Michael York to Professors Stanley Wells and Paul Edmondson: Have You No Sense of Decency, Sirs?

Posted By on November 21, 2011

Shakespearean actor Michael York to Wells & Edmondson:  “Have you no sense of decency sirs, at long last? Or, as Shakespeare put it in Hamlet, ‘O shame! where is thy blush?’”

The Shakespeare Authorship Coalition (SAC), sponsor of the well known “Statement of Reasonable Doubt” campaign, has launched a “multi-pronged counter-offensive against the Shakespeare Birthplace Trust (SBT) in Stratford-upon-Avon, and its “60 Minutes with Shakespeare” authorship campaign, initiated in response to Anonymous.

SAC released a point-by-point rebuttal to some of the many factual and logical lapses of the Trust’s anti-Oxfordian Campaign, available in pdf  here.

So, even as the movie itself fades from theaters into hibernation pending the Oscar season and DVD release, the magic is already working.

Stratfordians have for decades believed that maintaining the Shakespearean status quo required little effort on their part. A character assassination here, a non-sequitur there, was all it took to maintain intellectual hegemony and frighten students and the general public away from a fully informed, all-facts-on-the table discussion from first principles about the true genesis of the Shakespearean plays.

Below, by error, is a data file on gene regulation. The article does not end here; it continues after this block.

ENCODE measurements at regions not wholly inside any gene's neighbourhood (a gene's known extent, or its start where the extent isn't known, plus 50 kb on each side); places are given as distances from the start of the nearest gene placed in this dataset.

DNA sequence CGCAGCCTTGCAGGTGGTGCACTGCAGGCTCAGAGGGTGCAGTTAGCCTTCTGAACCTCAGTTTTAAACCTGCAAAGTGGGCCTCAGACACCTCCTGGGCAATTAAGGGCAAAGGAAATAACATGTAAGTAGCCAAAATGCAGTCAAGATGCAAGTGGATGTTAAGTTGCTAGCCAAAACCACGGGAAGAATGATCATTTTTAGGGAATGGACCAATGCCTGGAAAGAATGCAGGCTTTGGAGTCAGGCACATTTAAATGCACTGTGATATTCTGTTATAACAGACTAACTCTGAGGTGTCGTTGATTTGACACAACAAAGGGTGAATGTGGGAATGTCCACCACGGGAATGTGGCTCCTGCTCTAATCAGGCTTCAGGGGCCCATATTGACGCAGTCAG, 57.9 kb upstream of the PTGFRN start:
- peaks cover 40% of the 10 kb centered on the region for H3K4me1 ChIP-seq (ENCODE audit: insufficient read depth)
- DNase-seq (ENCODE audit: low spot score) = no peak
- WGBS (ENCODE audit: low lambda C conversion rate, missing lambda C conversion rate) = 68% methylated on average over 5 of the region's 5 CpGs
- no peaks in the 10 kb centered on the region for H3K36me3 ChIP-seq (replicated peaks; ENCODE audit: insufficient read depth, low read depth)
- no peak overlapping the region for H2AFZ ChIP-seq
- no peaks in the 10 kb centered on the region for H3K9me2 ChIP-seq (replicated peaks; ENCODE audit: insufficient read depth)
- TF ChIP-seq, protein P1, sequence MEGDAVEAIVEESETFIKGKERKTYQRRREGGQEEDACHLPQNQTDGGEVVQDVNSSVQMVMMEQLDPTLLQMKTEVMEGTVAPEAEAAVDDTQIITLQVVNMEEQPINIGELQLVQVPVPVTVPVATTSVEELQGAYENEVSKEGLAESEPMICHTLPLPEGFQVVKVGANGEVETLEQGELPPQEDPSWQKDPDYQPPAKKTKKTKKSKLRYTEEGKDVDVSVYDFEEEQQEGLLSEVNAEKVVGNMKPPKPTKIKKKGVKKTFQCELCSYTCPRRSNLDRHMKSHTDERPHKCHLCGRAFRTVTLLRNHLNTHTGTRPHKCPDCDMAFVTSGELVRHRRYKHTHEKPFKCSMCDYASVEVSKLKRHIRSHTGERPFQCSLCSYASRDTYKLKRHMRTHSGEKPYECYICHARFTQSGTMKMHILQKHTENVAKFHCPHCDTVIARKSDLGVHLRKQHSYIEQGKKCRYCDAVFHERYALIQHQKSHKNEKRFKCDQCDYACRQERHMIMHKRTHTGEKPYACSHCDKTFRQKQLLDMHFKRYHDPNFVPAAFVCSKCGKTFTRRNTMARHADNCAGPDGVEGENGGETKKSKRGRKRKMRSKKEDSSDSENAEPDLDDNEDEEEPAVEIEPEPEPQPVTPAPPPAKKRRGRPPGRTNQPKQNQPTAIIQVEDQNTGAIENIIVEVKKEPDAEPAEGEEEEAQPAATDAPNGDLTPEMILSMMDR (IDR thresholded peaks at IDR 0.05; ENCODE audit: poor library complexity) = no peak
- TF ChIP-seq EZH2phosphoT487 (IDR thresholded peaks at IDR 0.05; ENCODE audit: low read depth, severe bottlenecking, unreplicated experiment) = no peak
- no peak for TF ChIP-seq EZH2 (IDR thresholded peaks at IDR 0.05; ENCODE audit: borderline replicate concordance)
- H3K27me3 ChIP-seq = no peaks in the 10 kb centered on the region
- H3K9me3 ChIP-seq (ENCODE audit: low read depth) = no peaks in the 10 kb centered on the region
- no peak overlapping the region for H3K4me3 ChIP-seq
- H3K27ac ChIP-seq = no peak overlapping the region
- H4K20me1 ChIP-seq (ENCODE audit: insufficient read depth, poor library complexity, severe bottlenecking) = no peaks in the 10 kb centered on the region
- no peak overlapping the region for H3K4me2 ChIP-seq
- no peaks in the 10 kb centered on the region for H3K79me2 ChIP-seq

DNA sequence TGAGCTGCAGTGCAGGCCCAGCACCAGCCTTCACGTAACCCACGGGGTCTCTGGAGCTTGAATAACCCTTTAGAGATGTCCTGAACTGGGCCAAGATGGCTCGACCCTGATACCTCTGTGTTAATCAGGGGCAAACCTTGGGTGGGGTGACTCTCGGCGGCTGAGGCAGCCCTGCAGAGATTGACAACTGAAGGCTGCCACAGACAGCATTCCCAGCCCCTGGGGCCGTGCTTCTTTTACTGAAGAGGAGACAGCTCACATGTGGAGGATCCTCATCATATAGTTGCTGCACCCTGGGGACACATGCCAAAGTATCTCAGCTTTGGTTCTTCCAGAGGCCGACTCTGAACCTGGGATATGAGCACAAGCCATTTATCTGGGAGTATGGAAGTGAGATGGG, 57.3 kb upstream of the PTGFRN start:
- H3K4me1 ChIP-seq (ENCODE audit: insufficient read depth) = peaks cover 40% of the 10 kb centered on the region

All that went out the window because of two things, the development of the internet and, now, the premiere of Anonymous.

Speaking for the SAC was renowned Shakespearean actor Michael York. York has for some time been an outspoken Oxfordian, but has not until this time taken a major role as spokesman for the movement. York’s involvement was critical because of the character assassination that the Birthplace Trust has directed against other Shakespearean actors such as Sir Derek Jacobi and Vanessa Redgrave, both of whom not only star in Anonymous but have been vocal in supporting the legitimacy of inquiry into the Shakespearean question.

York represents a sizable and growing number of other actors, less well identified by the Stratfordian propaganda machine than Jacobi or Redgrave, who are eager to make their voices heard on the subject.

According to the SAC, York  “announced a monumental breakthrough in the Shakespeare Authorship Controversy — detailed evidence that William Shakespeare traveled all over Italy. The problem for orthodox Shakespeare scholars is that the Stratford man never left England.”

That evidence is contained in a newly released book by Richard Roe, The Shakespeare Guide to Italy: Retracing the Bard’s Unknown Travels.

As described by the SAC’s press release, York also went after Shakespeare Birthplace Trust Spokesman Stanley Wells and Paul Edmondson for some of their more outlandish ad homina, such as claiming that anti-Stratfordians are “anti-Shakespeare”:

During a briefing at the LA Press Club’s Steve Allen Theater in Hollywood, Michael York, Hilary Roe Metternich, daughter of the man who discovered the new [Italian connection] evidence, and John M. Shahan, Chairman & CEO of the California-based Shakespeare Authorship Coalition (SAC), lambasted the SBT for its Orwellian attacks against doubters and for the inferior scholarship in its “60 Minutes with Shakespeare” website, which features 60 prominent SBT supporters, each giving a 60-second audio-recorded response to one of 60 questions posed by the SBT.